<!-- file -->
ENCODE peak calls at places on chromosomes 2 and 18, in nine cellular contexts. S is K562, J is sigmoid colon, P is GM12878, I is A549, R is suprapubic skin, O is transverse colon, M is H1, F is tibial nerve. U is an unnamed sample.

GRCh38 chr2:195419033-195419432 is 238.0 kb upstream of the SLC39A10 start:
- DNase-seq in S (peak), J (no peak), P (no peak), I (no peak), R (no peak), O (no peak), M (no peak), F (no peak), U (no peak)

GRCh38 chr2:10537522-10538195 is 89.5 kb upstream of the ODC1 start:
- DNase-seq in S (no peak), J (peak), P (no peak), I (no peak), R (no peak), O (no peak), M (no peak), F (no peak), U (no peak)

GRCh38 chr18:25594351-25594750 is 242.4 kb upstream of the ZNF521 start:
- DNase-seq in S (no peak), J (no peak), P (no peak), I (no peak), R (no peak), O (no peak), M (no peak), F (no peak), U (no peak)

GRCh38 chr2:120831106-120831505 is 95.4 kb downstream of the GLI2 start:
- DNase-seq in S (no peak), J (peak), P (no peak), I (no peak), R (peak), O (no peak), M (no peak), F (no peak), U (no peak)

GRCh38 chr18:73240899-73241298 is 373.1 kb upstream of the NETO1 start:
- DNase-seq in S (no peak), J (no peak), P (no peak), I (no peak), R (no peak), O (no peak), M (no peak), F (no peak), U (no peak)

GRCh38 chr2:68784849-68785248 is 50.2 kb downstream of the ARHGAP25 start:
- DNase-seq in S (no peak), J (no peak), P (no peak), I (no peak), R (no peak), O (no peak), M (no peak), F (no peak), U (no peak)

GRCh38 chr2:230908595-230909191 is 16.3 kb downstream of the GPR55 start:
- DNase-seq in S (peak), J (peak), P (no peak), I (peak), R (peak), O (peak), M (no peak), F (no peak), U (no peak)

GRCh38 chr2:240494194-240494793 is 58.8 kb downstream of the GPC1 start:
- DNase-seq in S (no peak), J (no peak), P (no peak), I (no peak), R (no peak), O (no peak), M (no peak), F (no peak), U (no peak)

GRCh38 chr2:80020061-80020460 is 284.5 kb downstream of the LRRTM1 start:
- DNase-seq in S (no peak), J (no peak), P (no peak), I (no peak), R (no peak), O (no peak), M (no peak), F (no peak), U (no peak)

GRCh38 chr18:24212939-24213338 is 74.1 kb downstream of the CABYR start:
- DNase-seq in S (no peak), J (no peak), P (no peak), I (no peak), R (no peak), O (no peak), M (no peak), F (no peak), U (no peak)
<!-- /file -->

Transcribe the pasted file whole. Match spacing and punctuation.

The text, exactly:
ENCODE peak calls at places on chromosomes 2 and 18, in nine cellular contexts. S is K562, J is sigmoid colon, P is GM12878, I is A549, R is suprapubic skin, O is transverse colon, M is H1, F is tibial nerve. U is an unnamed sample.

GRCh38 chr2:195419033-195419432 is 238.0 kb upstream of the SLC39A10 start:
- DNase-seq in S (peak), J (no peak), P (no peak), I (no peak), R (no peak), O (no peak), M (no peak), F (no peak), U (no peak)

GRCh38 chr2:10537522-10538195 is 89.5 kb upstream of the ODC1 start:
- DNase-seq in S (no peak), J (peak), P (no peak), I (no peak), R (no peak), O (no peak), M (no peak), F (no peak), U (no peak)

GRCh38 chr18:25594351-25594750 is 242.4 kb upstream of the ZNF521 start:
- DNase-seq in S (no peak), J (no peak), P (no peak), I (no peak), R (no peak), O (no peak), M (no peak), F (no peak), U (no peak)

GRCh38 chr2:120831106-120831505 is 95.4 kb downstream of the GLI2 start:
- DNase-seq in S (no peak), J (peak), P (no peak), I (no peak), R (peak), O (no peak), M (no peak), F (no peak), U (no peak)

GRCh38 chr18:73240899-73241298 is 373.1 kb upstream of the NETO1 start:
- DNase-seq in S (no peak), J (no peak), P (no peak), I (no peak), R (no peak), O (no peak), M (no peak), F (no peak), U (no peak)

GRCh38 chr2:68784849-68785248 is 50.2 kb downstream of the ARHGAP25 start:
- DNase-seq in S (no peak), J (no peak), P (no peak), I (no peak), R (no peak), O (no peak), M (no peak), F (no peak), U (no peak)

GRCh38 chr2:230908595-230909191 is 16.3 kb downstream of the GPR55 start:
- DNase-seq in S (peak), J (peak), P (no peak), I (peak), R (peak), O (peak), M (no peak), F (no peak), U (no peak)

GRCh38 chr2:240494194-240494793 is 58.8 kb downstream of the GPC1 start:
- DNase-seq in S (no peak), J (no peak), P (no peak), I (no peak), R (no peak), O (no peak), M (no peak), F (no peak), U (no peak)

GRCh38 chr2:80020061-80020460 is 284.5 kb downstream of the LRRTM1 start:
- DNase-seq in S (no peak), J (no peak), P (no peak), I (no peak), R (no peak), O (no peak), M (no peak), F (no peak), U (no peak)

GRCh38 chr18:24212939-24213338 is 74.1 kb downstream of the CABYR start:
- DNase-seq in S (no peak), J (no peak), P (no peak), I (no peak), R (no peak), O (no peak), M (no peak), F (no peak), U (no peak)